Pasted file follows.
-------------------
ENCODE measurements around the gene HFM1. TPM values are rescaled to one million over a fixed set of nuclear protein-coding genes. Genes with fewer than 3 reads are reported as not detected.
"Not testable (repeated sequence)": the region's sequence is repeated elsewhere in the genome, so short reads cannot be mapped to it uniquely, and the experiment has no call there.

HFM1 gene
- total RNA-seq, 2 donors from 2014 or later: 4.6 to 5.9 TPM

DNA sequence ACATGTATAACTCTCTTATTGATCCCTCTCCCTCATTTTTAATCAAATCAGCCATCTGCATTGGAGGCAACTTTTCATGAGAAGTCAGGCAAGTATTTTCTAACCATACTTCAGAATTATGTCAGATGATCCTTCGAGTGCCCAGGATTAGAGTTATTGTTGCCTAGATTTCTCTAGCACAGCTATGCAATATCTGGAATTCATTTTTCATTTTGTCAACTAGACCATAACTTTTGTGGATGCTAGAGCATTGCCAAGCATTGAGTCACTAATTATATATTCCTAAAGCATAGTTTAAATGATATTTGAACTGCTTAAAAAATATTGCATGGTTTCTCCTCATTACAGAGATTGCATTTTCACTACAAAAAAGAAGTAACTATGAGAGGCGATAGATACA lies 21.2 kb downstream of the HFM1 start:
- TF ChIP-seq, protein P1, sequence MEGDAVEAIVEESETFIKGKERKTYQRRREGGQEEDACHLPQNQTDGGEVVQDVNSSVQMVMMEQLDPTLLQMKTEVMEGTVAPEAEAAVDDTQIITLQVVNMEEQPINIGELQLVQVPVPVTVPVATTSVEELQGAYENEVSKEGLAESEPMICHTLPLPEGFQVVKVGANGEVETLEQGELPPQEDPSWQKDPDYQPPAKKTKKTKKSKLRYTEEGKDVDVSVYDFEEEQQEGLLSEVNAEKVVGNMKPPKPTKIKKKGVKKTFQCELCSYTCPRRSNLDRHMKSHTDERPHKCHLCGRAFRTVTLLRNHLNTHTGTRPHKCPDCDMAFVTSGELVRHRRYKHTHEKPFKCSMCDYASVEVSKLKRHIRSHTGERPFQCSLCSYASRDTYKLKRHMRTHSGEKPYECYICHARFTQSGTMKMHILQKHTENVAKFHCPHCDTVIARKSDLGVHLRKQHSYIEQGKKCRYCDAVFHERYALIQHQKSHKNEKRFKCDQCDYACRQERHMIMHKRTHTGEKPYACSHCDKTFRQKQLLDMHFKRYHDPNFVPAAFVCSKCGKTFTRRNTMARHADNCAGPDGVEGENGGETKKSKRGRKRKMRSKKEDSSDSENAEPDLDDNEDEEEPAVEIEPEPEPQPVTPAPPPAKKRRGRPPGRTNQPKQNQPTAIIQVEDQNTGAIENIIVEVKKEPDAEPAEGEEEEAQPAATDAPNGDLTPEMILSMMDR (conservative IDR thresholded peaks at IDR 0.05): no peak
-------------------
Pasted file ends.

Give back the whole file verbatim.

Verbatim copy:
ENCODE measurements around the gene HFM1. TPM values are rescaled to one million over a fixed set of nuclear protein-coding genes. Genes with fewer than 3 reads are reported as not detected.
"Not testable (repeated sequence)": the region's sequence is repeated elsewhere in the genome, so short reads cannot be mapped to it uniquely, and the experiment has no call there.

HFM1 gene
- total RNA-seq, 2 donors from 2014 or later: 4.6 to 5.9 TPM

DNA sequence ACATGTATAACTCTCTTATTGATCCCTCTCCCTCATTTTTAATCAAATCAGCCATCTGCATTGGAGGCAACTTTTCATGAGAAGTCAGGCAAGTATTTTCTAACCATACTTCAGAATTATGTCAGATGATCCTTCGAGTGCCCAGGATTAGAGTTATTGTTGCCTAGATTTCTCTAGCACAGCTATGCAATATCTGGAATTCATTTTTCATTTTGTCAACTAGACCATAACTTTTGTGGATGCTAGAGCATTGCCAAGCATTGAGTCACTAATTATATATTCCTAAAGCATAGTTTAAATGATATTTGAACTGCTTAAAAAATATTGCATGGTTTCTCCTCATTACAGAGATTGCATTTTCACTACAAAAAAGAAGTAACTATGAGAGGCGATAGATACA lies 21.2 kb downstream of the HFM1 start:
- TF ChIP-seq, protein P1, sequence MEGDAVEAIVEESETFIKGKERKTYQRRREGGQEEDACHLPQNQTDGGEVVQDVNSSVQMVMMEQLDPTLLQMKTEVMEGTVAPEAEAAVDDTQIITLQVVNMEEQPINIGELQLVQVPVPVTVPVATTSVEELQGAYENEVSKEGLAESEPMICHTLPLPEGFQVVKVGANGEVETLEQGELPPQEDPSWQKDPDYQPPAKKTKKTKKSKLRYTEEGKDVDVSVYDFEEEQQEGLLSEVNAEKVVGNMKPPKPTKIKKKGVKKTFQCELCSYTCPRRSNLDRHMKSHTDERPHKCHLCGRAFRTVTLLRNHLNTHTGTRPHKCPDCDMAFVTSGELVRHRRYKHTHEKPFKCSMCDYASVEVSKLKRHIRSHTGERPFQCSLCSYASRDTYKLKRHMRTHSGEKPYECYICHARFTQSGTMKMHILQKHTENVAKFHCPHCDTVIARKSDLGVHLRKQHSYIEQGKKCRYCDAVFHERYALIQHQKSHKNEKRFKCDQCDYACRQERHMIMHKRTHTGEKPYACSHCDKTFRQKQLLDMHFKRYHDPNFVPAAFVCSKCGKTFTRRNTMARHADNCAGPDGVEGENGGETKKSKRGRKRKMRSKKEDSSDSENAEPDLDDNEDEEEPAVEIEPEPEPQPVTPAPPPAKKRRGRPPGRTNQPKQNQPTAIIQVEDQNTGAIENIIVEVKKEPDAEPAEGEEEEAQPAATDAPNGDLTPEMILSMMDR (conservative IDR thresholded peaks at IDR 0.05): no peak